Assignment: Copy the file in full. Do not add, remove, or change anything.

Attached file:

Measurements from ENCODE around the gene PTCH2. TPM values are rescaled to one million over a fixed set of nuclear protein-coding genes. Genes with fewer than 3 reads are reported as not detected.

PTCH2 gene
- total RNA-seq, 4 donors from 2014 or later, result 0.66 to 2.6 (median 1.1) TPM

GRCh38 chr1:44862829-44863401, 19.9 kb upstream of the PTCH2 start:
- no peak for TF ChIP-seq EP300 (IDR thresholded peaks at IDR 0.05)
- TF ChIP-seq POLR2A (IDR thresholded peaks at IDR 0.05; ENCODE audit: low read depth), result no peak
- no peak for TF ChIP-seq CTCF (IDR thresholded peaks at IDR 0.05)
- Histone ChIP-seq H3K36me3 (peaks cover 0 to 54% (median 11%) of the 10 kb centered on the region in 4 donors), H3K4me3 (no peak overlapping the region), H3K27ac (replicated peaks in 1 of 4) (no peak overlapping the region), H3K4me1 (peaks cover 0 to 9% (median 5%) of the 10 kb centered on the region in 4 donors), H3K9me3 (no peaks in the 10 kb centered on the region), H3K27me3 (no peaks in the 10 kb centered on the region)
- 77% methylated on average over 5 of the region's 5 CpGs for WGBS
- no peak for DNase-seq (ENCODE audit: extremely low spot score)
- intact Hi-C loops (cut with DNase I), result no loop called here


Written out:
Measurements from ENCODE around the gene PTCH2. TPM values are rescaled to one million over a fixed set of nuclear protein-coding genes. Genes with fewer than 3 reads are reported as not detected.

PTCH2 gene
- total RNA-seq, 4 donors from 2014 or later, result 0.66 to 2.6 (median 1.1) TPM

GRCh38 chr1:44862829-44863401, 19.9 kb upstream of the PTCH2 start:
- no peak for TF ChIP-seq EP300 (IDR thresholded peaks at IDR 0.05)
- TF ChIP-seq POLR2A (IDR thresholded peaks at IDR 0.05; ENCODE audit: low read depth), result no peak
- no peak for TF ChIP-seq CTCF (IDR thresholded peaks at IDR 0.05)
- Histone ChIP-seq H3K36me3 (peaks cover 0 to 54% (median 11%) of the 10 kb centered on the region in 4 donors), H3K4me3 (no peak overlapping the region), H3K27ac (replicated peaks in 1 of 4) (no peak overlapping the region), H3K4me1 (peaks cover 0 to 9% (median 5%) of the 10 kb centered on the region in 4 donors), H3K9me3 (no peaks in the 10 kb centered on the region), H3K27me3 (no peaks in the 10 kb centered on the region)
- 77% methylated on average over 5 of the region's 5 CpGs for WGBS
- no peak for DNase-seq (ENCODE audit: extremely low spot score)
- intact Hi-C loops (cut with DNase I), result no loop called here